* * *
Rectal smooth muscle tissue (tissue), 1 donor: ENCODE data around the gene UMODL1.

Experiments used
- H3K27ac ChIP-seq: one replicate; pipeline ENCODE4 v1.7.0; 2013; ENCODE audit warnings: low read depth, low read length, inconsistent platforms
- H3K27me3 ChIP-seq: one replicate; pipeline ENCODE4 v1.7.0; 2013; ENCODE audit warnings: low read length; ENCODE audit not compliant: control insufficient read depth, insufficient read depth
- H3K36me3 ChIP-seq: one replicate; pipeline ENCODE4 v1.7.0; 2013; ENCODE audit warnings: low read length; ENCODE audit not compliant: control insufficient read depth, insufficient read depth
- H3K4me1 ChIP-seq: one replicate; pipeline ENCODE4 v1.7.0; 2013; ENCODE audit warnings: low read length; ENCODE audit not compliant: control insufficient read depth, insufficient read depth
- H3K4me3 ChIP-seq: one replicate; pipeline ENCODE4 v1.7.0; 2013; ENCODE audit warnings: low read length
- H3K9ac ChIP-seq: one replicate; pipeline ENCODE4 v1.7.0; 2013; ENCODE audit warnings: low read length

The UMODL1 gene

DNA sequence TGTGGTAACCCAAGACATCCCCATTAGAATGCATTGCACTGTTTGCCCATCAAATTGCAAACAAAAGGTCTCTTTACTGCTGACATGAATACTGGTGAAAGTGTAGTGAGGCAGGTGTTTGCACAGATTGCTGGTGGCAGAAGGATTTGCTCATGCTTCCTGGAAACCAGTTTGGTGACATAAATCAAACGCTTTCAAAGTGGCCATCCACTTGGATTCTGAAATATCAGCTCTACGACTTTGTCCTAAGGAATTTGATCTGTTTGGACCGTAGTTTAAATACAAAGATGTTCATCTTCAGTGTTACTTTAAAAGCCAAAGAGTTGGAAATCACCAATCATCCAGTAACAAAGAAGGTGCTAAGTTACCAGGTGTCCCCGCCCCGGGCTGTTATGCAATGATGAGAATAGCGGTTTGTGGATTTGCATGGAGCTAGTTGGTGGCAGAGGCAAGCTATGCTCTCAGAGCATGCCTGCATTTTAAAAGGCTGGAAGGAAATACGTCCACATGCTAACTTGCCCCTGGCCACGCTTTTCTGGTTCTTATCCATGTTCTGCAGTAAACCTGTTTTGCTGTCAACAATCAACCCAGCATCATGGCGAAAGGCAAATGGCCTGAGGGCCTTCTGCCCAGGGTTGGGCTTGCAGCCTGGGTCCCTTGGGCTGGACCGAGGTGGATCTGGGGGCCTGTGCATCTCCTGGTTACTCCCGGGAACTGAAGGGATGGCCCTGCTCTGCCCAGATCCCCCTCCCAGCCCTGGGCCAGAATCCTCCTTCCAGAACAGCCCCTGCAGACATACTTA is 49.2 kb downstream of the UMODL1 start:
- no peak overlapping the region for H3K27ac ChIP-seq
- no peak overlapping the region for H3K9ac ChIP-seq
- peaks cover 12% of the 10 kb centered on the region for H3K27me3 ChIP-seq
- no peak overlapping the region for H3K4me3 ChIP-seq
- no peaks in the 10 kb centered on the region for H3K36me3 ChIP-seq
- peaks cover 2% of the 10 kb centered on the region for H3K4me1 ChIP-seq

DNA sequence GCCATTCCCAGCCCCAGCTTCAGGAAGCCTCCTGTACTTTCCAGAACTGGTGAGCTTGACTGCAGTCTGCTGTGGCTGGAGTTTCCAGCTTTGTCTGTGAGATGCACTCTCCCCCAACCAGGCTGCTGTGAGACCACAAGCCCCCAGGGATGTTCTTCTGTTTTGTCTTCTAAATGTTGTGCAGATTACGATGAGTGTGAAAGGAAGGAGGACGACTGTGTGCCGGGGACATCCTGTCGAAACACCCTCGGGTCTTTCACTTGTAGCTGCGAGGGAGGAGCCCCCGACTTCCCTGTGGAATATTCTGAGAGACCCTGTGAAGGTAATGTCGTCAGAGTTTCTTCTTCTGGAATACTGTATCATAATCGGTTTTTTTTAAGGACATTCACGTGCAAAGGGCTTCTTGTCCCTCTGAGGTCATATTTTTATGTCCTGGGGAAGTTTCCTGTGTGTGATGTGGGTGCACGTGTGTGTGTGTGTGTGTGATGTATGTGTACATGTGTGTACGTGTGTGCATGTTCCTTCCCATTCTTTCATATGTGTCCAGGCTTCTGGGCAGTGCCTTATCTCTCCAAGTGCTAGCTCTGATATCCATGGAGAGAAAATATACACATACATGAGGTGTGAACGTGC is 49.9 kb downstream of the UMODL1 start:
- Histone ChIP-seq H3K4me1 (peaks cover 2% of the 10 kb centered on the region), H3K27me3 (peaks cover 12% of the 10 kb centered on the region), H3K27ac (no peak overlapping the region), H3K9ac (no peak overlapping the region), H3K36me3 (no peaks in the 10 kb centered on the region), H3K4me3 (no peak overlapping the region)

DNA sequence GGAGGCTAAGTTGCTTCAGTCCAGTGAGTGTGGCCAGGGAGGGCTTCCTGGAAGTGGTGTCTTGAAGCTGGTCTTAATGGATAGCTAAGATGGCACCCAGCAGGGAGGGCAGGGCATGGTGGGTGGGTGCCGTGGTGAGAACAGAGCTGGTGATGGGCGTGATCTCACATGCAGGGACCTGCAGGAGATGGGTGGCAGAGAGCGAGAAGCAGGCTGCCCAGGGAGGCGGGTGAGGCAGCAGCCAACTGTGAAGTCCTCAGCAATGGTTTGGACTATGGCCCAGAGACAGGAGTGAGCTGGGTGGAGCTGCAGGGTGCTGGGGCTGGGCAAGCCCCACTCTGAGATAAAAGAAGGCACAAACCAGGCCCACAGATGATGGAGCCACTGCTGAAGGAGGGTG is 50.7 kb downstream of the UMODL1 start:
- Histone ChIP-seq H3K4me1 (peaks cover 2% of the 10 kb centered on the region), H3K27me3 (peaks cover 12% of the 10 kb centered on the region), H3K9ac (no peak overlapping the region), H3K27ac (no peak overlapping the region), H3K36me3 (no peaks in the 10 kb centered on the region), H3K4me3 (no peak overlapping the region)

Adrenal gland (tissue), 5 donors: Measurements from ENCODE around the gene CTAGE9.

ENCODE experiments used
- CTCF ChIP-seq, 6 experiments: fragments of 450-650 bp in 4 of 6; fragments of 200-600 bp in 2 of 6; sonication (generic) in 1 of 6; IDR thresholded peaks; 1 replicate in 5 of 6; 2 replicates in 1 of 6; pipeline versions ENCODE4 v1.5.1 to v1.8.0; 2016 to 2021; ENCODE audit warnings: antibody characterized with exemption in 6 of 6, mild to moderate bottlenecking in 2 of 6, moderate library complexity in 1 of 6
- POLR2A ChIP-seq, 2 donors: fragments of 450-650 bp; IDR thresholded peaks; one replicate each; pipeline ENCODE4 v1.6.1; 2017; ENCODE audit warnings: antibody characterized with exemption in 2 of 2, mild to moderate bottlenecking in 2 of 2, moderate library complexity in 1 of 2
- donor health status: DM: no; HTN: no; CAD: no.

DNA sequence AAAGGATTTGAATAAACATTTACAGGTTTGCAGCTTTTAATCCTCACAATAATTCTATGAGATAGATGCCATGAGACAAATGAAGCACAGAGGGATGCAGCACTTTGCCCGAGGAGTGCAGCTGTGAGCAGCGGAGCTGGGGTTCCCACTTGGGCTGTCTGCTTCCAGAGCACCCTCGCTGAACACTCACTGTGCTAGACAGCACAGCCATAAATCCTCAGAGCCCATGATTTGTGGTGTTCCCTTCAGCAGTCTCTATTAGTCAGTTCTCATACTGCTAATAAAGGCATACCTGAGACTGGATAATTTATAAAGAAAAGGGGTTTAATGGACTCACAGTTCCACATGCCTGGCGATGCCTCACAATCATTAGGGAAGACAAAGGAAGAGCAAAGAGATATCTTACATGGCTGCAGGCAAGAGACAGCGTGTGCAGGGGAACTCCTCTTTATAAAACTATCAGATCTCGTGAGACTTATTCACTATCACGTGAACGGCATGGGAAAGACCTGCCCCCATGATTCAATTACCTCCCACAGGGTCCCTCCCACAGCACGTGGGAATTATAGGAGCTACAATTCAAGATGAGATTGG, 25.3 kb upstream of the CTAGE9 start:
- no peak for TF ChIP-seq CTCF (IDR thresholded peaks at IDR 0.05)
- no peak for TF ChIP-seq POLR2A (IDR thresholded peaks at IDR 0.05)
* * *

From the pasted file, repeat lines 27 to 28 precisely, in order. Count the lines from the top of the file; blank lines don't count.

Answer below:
- no peak for TF ChIP-seq CTCF (IDR thresholded peaks at IDR 0.05)
- no peak for TF ChIP-seq POLR2A (IDR thresholded peaks at IDR 0.05)